Iraqi heritage battered by desert sun, rain and state apathy – fr

Iraqi heritage battered by desert sun, rain and state apathy – fr

Ain Tamr (Irak) (AFP)

One of the world’s oldest churches is collapsing in the Iraqi desert, another victim of years of conflict, government neglect and climate change in a country with a rich heritage.

After Pope Francis made a historic visit to Iraq in March, many Iraqis hoped tourist buses would flock to Al Aqiser Church southwest of the capital Baghdad.

But in a country that has been battered by consecutive conflicts and economic crises, the Church – like Iraq’s many Christian, Islamic, and Mesopotamian relics – has been left abandoned.

All that remains of Al Aqiser, which has stood in Ain Tamr for over 1,500 years, are crumbling bricks and red earth walls.

Archaeologist Zahd Muhammad attributed this to “climatic conditions, the fact that under Saddam Hussein the area was turned into a military firing range and the lack of regular conservation”.

The mayor of Ain Tamr, Raed Fadhel, said the interview was a question of budget.

“Such maintenance requires a huge amount of money, but we receive meager funds” from the federal government, he said.

About 60 kilometers (38 miles) further east, the Shia shrines of Karbala attract millions of pilgrims each year.

But those potential visitors fail to stop in front of Iraq’s many ancient churches, Mesopotamian towns and legendary pyramid structures in Babylon, a UNESCO World Heritage site, say locals and officials.

– Missed opportunities –

Abdullah al-Jlihawi, who lives in Diwaniya province, on the border of Karbala, told AFP that “foreigners care more about our heritage than we do.”

“Until the 1980s an American university conducted excavations here, there were a lot of job opportunities,” he said.

“Our parents and grandparents worked on these sites, but it all stopped in the 1990s” with the international embargo against Saddam’s regime.

Diwaniya Governor Zuhair al-Shaalan boasts of the province’s more than 2,000 historic sites and sees each as a potential economic windfall.

But nearly 20 years since the 2003 US invasion that overthrew Saddam’s dictatorship, promising democracy and prosperity, Iraqis are still waiting for an economic recovery.

Diwaniya is home to Nippur, the ancient Sumerian city and jewel of Iraq’s glorious Mesopotamian past with its temples, libraries and palaces.

Seven thousand years ago, Nippur, now in southern Iraq, was one of the main religious centers of the Akkadians and later the Babylonians.

Much of this site was looted after Saddam’s fall from power by armed bandits and many others destroyed by jihadists who captured parts of Iraq in 2014 until their defeat three years later.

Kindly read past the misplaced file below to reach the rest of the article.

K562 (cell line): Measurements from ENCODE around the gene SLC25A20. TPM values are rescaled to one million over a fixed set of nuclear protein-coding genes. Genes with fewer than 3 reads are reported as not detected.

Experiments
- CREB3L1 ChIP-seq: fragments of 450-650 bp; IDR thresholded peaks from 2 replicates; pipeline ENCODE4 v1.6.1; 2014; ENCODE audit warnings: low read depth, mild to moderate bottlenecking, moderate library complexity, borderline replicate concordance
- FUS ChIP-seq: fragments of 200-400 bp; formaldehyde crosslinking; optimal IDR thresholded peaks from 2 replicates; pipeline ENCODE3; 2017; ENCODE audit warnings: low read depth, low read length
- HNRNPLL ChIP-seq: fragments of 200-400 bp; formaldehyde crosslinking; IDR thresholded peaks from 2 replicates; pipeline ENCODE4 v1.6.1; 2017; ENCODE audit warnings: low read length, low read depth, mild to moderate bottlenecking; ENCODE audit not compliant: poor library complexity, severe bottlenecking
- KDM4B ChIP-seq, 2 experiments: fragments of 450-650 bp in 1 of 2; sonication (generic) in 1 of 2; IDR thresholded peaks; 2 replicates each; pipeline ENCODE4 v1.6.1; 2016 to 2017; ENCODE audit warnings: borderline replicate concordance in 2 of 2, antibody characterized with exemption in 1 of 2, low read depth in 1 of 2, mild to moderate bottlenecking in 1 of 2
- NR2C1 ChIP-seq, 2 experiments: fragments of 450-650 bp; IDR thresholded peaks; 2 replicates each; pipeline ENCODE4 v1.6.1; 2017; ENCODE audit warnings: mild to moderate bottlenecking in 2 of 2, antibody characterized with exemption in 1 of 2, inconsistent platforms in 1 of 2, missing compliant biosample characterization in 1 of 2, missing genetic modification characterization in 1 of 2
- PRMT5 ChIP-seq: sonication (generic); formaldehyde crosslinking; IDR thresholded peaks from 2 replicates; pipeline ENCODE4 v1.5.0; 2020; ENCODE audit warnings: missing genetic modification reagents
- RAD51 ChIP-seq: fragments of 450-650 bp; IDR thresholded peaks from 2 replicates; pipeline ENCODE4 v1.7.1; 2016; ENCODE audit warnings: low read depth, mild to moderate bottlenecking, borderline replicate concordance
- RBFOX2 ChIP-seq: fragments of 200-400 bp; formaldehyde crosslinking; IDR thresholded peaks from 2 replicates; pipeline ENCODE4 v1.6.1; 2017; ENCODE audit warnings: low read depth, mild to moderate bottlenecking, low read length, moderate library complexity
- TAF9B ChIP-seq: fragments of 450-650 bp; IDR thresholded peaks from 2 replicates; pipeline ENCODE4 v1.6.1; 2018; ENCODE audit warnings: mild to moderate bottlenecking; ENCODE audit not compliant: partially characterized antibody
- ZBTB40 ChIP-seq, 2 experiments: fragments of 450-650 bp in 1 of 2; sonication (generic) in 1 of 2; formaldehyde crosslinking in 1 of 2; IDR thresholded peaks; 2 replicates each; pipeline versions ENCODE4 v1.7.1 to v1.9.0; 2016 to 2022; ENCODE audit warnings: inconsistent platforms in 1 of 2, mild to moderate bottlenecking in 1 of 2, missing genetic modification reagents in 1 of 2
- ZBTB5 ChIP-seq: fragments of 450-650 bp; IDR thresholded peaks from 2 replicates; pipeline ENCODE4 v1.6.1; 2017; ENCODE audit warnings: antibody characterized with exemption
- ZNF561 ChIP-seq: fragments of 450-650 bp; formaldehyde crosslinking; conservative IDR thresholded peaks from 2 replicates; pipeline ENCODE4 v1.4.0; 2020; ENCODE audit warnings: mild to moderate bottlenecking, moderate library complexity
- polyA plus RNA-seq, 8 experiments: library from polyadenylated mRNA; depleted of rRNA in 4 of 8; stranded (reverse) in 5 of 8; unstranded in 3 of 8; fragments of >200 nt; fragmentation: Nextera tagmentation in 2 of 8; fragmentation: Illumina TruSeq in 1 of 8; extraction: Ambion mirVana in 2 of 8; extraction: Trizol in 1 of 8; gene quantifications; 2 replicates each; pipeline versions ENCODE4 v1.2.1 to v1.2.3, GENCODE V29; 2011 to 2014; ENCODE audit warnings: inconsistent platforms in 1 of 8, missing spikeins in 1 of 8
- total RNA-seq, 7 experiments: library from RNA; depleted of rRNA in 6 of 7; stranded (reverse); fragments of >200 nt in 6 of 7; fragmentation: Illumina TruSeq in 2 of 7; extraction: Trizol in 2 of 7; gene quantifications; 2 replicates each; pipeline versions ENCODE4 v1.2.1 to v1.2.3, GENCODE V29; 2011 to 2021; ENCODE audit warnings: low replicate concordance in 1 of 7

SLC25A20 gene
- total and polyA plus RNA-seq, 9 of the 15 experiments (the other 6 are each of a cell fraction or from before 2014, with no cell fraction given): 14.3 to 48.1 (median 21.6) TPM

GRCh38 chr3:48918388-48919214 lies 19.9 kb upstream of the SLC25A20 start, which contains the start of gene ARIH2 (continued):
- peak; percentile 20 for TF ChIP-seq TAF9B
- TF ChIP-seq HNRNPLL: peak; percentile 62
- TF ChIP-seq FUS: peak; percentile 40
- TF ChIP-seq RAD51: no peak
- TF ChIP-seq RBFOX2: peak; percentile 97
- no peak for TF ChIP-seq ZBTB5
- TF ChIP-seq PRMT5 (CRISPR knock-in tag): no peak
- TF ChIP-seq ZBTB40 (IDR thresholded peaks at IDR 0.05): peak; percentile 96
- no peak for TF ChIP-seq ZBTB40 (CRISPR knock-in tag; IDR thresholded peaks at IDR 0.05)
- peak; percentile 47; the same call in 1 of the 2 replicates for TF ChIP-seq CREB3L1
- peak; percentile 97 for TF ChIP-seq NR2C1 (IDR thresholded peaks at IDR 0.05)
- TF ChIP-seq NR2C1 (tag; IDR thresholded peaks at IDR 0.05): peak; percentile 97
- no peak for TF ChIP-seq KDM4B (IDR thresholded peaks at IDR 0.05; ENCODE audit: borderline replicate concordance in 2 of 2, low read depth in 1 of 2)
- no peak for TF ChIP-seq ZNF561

“Investing in these sites would create jobs in our province, which is poor and offers few investment opportunities,” Shaalan said.

But there’s another problem beyond renovation and preservation, Jlihawi said. If they came, “where would the tourists go? ” He asked.

“There is nothing for them – the roads haven’t been paved since the 1980s, the utility poles date from the 1970s”, in a country with chronic electricity and water shortages.

Energy-rich Iraq has suffered from falling global oil prices and has struggled with rising prices, high unemployment and poverty, which doubled last year to 40% in the midst of the Covid-19 pandemic.

– Turned to dust –

Historic sites in central Kirkuk province are also in a sorry state of disrepair and “neither the authorities nor private organizations are doing anything for heritage,” resident Muhammad Taha said.

He pointed to the 3,000-year-old citadel and the “qishla”, an Ottoman-era garrison, where pieces of mosaics have collapsed while sections of wall threaten to collapse.

Like Nippur, the citadel’s deterioration could mean it may not be promoted from the Tentative List of UNESCO Heritage Sites to the coveted World Heritage List.

Local authorities said frequent heavy rains hitting the mountainous region were to blame.

Iraq is one of the countries most vulnerable to climate change, according to the United Nations.

Galloping desertification in a country where the desert already covers 50% of the territory threatens human and animal life, and sounded the death knell for Mesopotamian sites as well as recent constructions.

Abdullah al-Jlihawi from Diwaniya recalled that between the 1960s and 1980s, the archaeological ruins “were protected by the green belt”.

But the trees that had blocked the wind were burned, destroyed by bombardments in successive Iraqi wars or cut down to make way for new towns.

Scorching summer temperatures above 50 degrees (122 Fahrenheit), dust storms and heavy winter rains have also taken a toll on Iraq’s heritage.

And many fear that sites built with bricks made thousands of years ago by Mesopotamian workers will soon turn to dust.


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